Pre-meds Discuss the Future of Obstetrics and Gynecology Post-Roe


Jack Gambassi

University of Utah pre-med student Anila Jonnavithula on campus in Salt Lake City on Sept. 21, 2022. (Photo by Jack Gambassi | The Daily Utah Chronicle)

By Abhilasha Khatri, Investigative Editor


With the overturning of Roe v. Wade leading to severe limits on abortions in states across the U.S., medical doctors practicing in obstetrics and gynecology are left with new restrictions on their practice, leaving questions for the profession.

For doctors in Utah, performing an abortion outside of the exceptions outlined in SB 174 means facing a second-degree felony, which corresponds to up to 15 years in prison or up to $10,000 in fines.

According to the Association of American Medical Colleges, the U.S. is already facing an OB-GYN shortage, with half of U.S. counties lacking a single OB-GYN in 2018. The gap is only projected to increase.

In order to become OB-GYNs, medical school graduates must complete four years of residency training that meets the recommendations set out by the Accreditation Council for Graduate Medical Education. All accredited OB-GYN residency programs in the country must provide access to abortion training for residents, according to AAMC.

According to Johns Hopkins Medicine, procedures such as dilation and curettage, or D&C, are not just used to perform abortions but also to diagnose conditions including cancer and to prevent bleeding and infection after miscarriages. This makes it essential training for those entering the profession. 

The overturning of Roe v. Wade means residents in states where abortions are banned or severely restricted will lack access to abortion training and may have to temporarily relocate to other states to receive it. This comes with its own complications, including limited capacity in these programs, costs of travel and complex licensing requirements.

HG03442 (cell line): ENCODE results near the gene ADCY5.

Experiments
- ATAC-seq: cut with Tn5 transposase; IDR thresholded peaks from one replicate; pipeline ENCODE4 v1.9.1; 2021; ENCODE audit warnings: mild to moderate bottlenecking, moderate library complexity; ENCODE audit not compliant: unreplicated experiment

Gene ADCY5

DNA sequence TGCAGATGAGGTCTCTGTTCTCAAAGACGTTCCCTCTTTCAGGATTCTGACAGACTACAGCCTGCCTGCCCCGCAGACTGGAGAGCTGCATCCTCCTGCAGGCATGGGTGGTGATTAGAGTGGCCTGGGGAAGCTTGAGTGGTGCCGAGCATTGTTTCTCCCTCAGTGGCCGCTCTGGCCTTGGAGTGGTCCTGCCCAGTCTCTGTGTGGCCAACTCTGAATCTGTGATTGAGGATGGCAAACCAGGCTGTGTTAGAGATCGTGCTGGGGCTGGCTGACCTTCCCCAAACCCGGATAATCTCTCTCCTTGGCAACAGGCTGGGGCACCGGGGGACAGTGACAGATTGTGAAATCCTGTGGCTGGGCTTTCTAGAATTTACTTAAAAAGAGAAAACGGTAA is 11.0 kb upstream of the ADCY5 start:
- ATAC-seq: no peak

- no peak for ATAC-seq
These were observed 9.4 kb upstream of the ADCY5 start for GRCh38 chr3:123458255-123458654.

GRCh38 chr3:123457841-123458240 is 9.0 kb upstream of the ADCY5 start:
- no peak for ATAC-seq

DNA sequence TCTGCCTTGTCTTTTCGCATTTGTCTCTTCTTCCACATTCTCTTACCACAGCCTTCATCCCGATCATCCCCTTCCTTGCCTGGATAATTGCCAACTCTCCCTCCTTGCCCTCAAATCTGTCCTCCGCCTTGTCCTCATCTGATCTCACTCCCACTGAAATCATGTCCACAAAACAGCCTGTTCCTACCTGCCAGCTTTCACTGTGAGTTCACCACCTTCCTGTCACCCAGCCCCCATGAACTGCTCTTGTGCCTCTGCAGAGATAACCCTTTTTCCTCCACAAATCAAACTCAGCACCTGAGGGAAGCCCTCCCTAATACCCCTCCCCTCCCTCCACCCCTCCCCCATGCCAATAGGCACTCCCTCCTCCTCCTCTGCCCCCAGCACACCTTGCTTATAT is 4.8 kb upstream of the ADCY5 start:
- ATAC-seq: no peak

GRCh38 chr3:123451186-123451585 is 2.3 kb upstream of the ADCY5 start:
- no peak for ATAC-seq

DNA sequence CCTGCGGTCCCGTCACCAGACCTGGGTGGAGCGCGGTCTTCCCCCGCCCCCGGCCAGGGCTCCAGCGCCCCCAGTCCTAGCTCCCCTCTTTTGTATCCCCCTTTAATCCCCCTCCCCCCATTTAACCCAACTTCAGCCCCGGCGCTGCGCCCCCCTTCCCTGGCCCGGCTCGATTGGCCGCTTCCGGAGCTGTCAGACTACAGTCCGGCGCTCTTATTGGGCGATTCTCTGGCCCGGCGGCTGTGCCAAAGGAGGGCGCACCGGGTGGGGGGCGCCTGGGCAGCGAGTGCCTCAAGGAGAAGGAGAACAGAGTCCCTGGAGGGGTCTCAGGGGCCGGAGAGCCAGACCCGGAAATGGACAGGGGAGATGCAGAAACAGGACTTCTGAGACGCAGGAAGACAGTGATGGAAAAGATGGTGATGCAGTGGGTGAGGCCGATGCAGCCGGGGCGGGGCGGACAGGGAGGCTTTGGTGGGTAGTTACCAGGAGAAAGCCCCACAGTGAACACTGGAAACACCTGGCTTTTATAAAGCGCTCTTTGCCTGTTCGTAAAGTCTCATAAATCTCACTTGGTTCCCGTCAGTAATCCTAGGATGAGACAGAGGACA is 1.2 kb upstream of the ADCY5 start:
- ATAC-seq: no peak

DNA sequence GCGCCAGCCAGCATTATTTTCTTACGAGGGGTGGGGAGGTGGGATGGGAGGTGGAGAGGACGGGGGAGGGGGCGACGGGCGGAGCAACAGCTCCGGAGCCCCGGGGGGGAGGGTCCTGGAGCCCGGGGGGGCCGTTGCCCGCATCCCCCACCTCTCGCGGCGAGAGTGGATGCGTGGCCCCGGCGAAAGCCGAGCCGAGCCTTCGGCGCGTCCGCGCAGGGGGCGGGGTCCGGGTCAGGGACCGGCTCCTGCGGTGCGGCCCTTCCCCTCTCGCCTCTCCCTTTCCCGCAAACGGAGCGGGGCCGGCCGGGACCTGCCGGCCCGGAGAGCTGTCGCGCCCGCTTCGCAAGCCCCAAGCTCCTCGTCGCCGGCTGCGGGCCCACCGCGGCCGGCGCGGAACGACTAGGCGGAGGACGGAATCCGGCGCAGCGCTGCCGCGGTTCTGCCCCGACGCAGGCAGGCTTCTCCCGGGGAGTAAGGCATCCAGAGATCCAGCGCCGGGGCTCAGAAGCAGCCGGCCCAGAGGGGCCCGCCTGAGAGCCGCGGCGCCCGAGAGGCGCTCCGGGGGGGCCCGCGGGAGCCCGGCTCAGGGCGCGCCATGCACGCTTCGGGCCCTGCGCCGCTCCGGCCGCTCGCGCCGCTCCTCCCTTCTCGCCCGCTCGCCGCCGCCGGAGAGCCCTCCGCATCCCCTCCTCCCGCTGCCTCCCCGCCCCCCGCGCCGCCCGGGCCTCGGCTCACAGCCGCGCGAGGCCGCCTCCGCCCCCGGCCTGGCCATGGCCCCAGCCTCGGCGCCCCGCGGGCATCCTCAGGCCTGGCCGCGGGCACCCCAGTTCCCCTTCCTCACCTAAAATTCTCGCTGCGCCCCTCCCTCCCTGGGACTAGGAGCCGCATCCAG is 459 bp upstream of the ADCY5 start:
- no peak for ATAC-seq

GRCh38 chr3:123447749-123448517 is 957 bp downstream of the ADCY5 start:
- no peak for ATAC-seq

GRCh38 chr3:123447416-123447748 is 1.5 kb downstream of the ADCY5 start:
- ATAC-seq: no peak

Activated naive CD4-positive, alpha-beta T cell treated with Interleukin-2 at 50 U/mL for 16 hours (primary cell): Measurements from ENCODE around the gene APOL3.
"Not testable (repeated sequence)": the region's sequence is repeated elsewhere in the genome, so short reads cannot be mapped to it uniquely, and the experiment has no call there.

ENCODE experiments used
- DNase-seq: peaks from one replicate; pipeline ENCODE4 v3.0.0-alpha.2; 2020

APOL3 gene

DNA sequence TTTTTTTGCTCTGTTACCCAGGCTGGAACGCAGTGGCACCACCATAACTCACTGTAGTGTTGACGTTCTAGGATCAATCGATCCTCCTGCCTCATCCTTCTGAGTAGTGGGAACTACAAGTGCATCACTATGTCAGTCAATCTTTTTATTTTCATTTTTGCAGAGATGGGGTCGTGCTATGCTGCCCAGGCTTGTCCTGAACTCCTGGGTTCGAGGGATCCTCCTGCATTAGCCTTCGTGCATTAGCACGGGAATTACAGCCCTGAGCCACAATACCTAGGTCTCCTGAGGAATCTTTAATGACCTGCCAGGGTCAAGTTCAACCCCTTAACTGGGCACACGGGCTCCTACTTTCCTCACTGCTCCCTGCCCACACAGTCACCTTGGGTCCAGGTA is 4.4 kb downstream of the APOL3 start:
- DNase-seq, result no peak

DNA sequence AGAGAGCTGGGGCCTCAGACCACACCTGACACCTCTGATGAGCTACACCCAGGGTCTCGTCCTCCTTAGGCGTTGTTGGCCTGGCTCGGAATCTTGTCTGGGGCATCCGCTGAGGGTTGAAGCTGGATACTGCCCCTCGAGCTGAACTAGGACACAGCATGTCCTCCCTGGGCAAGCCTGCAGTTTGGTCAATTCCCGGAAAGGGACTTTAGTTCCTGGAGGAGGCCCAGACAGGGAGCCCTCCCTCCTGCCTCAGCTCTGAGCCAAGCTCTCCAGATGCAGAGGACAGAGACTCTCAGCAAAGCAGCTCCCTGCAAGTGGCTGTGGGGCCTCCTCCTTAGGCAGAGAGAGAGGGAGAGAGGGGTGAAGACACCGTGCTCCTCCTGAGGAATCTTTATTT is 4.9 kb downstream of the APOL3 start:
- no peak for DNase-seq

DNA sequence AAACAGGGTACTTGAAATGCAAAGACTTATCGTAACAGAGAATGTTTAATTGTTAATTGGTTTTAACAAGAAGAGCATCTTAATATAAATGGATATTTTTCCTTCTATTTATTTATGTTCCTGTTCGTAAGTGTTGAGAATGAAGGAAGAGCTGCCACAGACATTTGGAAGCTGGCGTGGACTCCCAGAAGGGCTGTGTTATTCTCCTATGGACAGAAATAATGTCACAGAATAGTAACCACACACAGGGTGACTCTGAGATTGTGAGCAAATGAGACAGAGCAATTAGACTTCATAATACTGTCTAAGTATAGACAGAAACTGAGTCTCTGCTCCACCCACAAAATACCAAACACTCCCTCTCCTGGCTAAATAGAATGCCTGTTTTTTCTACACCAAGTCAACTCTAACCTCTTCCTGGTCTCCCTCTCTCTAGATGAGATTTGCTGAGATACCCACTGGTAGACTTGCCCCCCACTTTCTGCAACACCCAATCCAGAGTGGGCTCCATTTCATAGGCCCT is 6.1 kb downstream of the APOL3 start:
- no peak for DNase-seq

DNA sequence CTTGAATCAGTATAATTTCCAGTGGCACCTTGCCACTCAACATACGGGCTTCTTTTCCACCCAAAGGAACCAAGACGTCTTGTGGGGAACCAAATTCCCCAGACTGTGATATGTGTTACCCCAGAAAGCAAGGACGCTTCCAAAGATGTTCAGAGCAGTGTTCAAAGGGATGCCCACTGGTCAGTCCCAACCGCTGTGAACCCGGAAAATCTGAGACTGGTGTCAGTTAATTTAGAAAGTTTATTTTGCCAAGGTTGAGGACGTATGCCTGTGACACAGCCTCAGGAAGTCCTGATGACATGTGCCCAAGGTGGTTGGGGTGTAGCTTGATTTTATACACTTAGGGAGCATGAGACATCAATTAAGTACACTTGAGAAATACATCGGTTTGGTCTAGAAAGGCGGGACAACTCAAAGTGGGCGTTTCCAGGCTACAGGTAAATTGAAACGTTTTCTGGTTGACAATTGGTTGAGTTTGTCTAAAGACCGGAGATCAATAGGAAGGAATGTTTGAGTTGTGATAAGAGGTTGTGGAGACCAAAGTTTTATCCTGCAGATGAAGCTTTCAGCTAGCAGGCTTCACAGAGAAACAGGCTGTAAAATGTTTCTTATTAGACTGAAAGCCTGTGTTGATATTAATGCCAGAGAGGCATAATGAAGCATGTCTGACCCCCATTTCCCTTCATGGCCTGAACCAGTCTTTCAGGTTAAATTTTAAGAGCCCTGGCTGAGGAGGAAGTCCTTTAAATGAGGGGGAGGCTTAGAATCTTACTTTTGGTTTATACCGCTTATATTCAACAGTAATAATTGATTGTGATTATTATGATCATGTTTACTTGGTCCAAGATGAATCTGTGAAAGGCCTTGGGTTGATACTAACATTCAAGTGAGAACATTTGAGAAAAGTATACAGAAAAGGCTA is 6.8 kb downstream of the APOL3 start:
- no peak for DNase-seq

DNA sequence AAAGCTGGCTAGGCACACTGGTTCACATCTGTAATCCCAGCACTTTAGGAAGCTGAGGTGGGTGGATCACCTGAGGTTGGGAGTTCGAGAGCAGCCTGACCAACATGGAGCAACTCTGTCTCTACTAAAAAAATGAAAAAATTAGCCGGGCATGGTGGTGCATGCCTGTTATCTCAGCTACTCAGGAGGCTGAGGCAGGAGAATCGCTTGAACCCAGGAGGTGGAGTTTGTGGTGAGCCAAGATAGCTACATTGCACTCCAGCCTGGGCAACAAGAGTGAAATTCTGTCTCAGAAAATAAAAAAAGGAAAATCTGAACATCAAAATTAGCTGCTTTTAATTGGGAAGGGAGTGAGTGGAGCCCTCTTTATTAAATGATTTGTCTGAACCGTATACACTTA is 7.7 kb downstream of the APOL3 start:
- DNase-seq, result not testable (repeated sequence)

Anila Jonnavithula, Nada Jabbouri and Natalia Garrido are pre-med undergraduate students at the University of Utah hoping to become OB-GYNs. They were drawn to the profession for similar reasons: watching the women in their lives experience the medical system and seeing gaps in their treatment.

“I’m the oldest of six kids … so I have watched [my mom] go through pregnancy under the U.S. healthcare and doctors and kind of hearing stories from other places and comparing it has been really interesting,” said Jabbouri, a fourth-year biology major.

The profession is one that already faces many challenges. According to the Century Foundation and data from the Centers for Disease Control and Prevention, maternal mortality in the U.S. is an outlier among industrialized nations, sitting at 23.8 deaths per 100,000 live births in 2020, with the next highest being 8.7 in France. The overall maternal mortality in the U.S. is also starkly different among different races, with Black mothers facing three times the maternal mortality risk faced by white mothers.

Jonnavithula, a fourth-year biology major, said learning about these disparities and their direct impact on people in her life was a major factor in her decision to pursue the field. It’s also the reason she hopes to become an M.D.-Ph.D.: to both practice as an OB-GYN and be involved in public health policy and research. 

“The older I got, the more I realized POCs and other minorities have such biased health care within the reproductive healthcare field,” Jonnavithula said. “They’re less likely to get diagnosed, have higher mortality rates, so that’s kind of what drew me into this field because this also has to do with my own personal life, my mom’s life.”

Jabbouri said she’s concerned that practicing in a state with severe restrictions on abortion would leave her feeling unable to fully put her education and training to use to help patients.

“It made me think there’s definitely some places in the United States that I might have to avoid for fear of being useless,” Jabbouri said. “Dedicating eight years of your life in medical school, four years of undergrad, to kind of be rendered as ‘you can only do certain things.’”

Garrido, a second-year gender studies major who hopes to specialize in family planning as an OB-GYN, said that what state she should train and practice is something she’s given a lot of thought.

“I think that’s always been something on my mind is that I had to go to a more blue state, because of the access and the ability to train with more different types of programs and specialties,” Garrido said.

Jonnavithula said she plans to fight back if education and training on abortion is compromised wherever she ends up. She discussed an incident in July at the University of Michigan medical school, when incoming medical students walked out of their white coat ceremony in protest of an anti-abortion keynote speaker.